North Belfast in the early 1970s was unsafe; especially for denim-clad teenagers visiting areas with opposing political and religious views. But the opportunity to see a band named Rat (yes, really) at a dodgy venue was tempting. For our pre-gig libation one of us, whose voice had broken, swaggered into a breeze-block built pub, and paid around €2 at today’s prices for two bottles of ‘scrumpy’.
Cheap Belfast scrumpy comprised the dregs of depleted beers, wines and liqueurs decanted from their original containers into empty Martini bottles and sold to underage customers in the city’s less salubrious areas. We imbibed this brutal cocktail in an alleyway, raucously anticipating the evening ahead, but failing to register the arrival of several Nurks, members of a notorious north Belfast gang. As life lessons go, sprinting hard up the Cliftonville Road with a tummy (temporarily) full of toxic scrumpy − and eyes bright with fear − was a salutary one.
One outcome of this, and too many similar experiences, was the realisation that cheap alcohol fuels cheap dreams. I was able to confirm this time and again in my working-class neighbourhood, where tough circumstances often brought out the life-enhancing best in people, but cheap alcohol brought out the worst.
Another outcome was that to this no-brainer of the early 1970s it was a no-brainer to support the idea of minimum unit pricing (MUP). So when the Scottish Parliament sought MUP to help address some of the health and social havoc wrought by cheap alcohol it had my eager endorsement. The Parliament introduced the Alcohol (Minimum Pricing) (Scotland) Act 2012 to ensure that retailers in Scotland would not sell alcohol below a statutorily determined MUP, currently set at 50 pence/unit of alcohol. Happily, on 15 November 2017 the UK Supreme Court quashed a legal challenge by the Scotch Whisky Association and the European Spirits Organisation, ruling that the 2012 Act does not breach EU law and that MUP “is a proportionate means of achieving a legitimate aim”.
Indeed it is, and when the Institute of Alcohol Studies (www.ias.org.uk) gave an Irish perspective in the wake of the judgment, it cited Alcohol Health Alliance Ireland, which called on the Taoiseach and Minister for Health to “urgently progress” the Public Health (Alcohol) Bill, one aim of which is to reduce the average annual alcohol consumption in Ireland from 11 litres to 9.1 litres/person by 2020. Minister for Health Simon Harris welcomed the passage of the Public Health (Alcohol) Bill through all stages in the Seanad in December and plans to bring it to the Dáil shortly.
Taoiseach Leo Varadkar, when he was Minister for Health, was quoted as saying: “Statistics show 88 people die in Ireland every month due to alcohol. And there are twice as many deaths from alcohol as due to all other drugs.”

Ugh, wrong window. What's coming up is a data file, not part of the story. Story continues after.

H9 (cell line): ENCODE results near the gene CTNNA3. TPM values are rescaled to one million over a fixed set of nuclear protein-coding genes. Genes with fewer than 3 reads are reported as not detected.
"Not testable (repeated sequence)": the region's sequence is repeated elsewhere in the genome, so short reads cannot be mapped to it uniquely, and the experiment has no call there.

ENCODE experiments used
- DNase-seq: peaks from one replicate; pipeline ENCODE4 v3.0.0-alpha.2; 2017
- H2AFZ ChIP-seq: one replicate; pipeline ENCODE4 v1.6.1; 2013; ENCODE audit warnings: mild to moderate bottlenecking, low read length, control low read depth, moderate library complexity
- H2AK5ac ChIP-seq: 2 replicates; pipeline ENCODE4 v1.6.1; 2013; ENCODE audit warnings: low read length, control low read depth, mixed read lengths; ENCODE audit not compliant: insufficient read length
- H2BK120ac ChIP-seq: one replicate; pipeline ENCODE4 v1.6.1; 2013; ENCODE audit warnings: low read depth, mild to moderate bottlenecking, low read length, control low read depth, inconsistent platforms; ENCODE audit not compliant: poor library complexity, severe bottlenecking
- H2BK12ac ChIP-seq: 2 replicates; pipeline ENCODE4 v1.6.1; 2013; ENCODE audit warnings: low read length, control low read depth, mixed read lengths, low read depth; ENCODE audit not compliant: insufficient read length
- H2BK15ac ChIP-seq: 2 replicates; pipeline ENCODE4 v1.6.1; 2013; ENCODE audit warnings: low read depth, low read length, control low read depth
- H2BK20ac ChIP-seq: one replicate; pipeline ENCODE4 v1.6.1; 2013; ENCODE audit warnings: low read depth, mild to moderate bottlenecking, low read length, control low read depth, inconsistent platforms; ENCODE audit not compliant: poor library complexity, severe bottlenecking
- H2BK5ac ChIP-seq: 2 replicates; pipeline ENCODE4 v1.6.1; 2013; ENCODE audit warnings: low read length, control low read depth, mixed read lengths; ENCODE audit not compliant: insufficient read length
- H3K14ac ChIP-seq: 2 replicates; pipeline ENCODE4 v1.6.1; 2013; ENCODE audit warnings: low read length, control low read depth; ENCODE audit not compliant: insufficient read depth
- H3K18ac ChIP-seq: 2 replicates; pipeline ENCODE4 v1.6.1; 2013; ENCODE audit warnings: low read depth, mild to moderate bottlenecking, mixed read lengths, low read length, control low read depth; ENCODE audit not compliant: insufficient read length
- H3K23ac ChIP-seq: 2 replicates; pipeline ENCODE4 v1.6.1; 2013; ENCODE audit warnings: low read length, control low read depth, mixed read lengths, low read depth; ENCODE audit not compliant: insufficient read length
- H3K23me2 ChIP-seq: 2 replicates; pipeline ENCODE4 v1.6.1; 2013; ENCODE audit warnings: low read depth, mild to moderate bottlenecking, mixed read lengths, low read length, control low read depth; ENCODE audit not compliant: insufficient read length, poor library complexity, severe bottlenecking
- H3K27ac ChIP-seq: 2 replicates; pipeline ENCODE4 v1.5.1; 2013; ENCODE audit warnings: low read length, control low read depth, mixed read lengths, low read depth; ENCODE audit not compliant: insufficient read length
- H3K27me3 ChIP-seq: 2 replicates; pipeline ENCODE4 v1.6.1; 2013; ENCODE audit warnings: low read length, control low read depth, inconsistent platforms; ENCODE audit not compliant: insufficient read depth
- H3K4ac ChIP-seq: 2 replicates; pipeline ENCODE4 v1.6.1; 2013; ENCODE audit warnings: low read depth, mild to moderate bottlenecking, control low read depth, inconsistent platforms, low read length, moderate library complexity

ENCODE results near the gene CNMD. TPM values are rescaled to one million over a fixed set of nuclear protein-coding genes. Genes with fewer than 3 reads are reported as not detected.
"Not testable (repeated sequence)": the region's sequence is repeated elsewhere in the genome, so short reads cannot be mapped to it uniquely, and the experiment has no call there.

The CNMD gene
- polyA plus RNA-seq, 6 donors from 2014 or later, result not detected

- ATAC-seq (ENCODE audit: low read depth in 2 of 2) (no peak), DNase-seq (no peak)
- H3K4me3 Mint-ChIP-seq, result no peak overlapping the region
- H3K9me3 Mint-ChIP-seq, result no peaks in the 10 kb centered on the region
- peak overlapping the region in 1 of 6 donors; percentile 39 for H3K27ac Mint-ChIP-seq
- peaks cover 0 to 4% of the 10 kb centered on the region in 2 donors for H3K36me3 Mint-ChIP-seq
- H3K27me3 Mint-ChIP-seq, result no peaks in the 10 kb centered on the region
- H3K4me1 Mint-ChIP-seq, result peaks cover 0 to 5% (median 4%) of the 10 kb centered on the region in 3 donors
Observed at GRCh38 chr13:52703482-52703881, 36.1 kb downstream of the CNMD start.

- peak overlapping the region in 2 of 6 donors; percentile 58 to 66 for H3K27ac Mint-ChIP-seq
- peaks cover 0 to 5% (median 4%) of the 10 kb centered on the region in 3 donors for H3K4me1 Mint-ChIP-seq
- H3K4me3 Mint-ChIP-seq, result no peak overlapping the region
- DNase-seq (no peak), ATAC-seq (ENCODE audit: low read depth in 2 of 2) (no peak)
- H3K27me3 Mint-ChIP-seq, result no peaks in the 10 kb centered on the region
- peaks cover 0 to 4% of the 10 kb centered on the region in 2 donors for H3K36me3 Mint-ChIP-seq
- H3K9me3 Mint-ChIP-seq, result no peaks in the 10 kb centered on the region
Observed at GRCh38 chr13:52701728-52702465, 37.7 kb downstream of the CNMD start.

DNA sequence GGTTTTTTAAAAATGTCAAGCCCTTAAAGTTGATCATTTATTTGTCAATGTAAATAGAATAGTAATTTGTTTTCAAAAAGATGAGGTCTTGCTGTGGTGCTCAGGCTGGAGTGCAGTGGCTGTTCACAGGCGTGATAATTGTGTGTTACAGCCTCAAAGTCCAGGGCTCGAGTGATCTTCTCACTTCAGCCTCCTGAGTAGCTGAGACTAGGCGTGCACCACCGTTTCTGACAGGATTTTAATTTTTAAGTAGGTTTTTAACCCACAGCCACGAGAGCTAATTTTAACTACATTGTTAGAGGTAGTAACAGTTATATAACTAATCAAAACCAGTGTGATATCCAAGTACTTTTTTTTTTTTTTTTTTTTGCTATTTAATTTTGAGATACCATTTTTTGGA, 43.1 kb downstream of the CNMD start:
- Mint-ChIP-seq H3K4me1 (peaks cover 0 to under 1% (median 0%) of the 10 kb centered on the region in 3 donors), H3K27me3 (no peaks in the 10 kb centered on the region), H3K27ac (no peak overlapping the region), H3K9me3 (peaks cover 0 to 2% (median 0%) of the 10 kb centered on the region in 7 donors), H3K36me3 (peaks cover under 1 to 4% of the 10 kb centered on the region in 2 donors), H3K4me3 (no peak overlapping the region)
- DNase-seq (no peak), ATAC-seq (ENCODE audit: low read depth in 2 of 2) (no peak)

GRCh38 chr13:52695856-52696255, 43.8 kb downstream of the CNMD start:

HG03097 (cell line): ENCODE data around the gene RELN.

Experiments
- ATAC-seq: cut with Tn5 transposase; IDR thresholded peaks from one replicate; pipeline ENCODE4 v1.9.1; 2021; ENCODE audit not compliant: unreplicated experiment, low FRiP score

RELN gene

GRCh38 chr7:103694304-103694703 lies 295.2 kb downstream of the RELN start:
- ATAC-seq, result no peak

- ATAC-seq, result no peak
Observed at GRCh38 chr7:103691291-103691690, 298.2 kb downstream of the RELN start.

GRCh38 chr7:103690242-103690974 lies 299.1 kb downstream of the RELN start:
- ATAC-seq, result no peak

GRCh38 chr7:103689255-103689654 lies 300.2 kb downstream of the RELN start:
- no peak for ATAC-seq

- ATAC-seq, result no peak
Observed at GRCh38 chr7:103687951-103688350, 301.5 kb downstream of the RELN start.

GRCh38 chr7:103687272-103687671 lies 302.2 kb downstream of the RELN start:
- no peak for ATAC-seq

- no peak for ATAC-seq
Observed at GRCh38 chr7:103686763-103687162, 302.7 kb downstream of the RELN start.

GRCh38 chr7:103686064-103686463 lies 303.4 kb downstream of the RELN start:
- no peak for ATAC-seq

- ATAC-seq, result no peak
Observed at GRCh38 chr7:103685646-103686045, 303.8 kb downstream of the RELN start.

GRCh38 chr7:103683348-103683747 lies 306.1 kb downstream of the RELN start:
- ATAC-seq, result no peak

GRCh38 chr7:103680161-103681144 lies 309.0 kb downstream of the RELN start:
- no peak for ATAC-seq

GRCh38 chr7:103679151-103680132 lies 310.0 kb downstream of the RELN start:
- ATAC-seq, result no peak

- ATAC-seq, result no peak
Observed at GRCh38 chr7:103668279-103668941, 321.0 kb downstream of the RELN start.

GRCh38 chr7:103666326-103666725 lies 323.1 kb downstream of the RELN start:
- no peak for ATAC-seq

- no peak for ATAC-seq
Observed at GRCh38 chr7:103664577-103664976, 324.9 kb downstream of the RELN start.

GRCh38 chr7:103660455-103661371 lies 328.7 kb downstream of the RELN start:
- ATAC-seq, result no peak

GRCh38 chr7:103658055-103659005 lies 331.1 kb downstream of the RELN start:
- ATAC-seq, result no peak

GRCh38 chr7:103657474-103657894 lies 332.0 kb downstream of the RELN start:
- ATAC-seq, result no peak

In 2016, when Cousins <em>et al</em> considered the ‘Potential Impact of Minimum Unit Pricing for Alcohol in Ireland: Evidence from the National Alcohol Diary Survey’ in the journal <em>Alcohol and Alcoholism</em> (2016, 51: 734−740) they concluded: “The introduction of a MUP in Ireland is likely to target those suffering the greatest harm and reduce alcohol-attributable mortality in Ireland.”
But Ross MacMathúna, Director of the Alcohol Beverage Federation of Ireland (ABFI), remains unenthusiastic, opining in the wake of the UK Supreme Court judgment that MUP “will drive shoppers back over the border to do their shopping as there has been no agreement with Northern Ireland on concurrent implementation”.
Yes, there has been no agreement with Northern Ireland thus far, but it’s worth considering John Mulgrew’s report in the <em>Belfast Telegraph</em> (16 November 2017) headed: ‘Northern Ireland drinks industry in call to follow Scots on minimum booze price’. Mulgrew quoted Tom McCusker, Managing Director of C&C Group Ireland, which produces cider, beer, wine and soft drinks, who welcomed the UK Supreme Court decision, noting that C&C Group Ireland had been a “strong and vocal supporter of minimum unit pricing, as progressive legislation that will promote and encourage a responsible relationship with alcohol in society”. Mulgrew also observed: “Colin Neill, Chief Executive of Hospitality Ulster, said a new Executive ‘or in its absence the UK Government’ should follow suit.”
But were a biscuit to have been awarded for insulting the intelligence of the very people whose custom is sought by the ABFI, it would surely have been taken by this insight offered by MacMathúna: “The proposals on structural separation and how alcohol is displayed in shops undermines sensibilities of people, and is a true example of nanny-state gone mad.” It’s not so much the display of alcohol in shops that undermines the sensibilities of people; it’s drinking it in the first place, and the (now watered down) proposals on structural separation and the display of alcohol are a true example of what the State ought to be doing.
There are always merchants ready to promote the commercial desirability of cheap booze – the type of booze, moreover, that many drinks company executives wouldn’t have in the house – to a public that is apparently eager and waiting to be told what is good for it. As long as there are such self-interested merchants it is vital to have governments that are prepared to ask ‘What is our degree of responsibility towards others?’ and whose ministers stand ready to take measures that protect public health.
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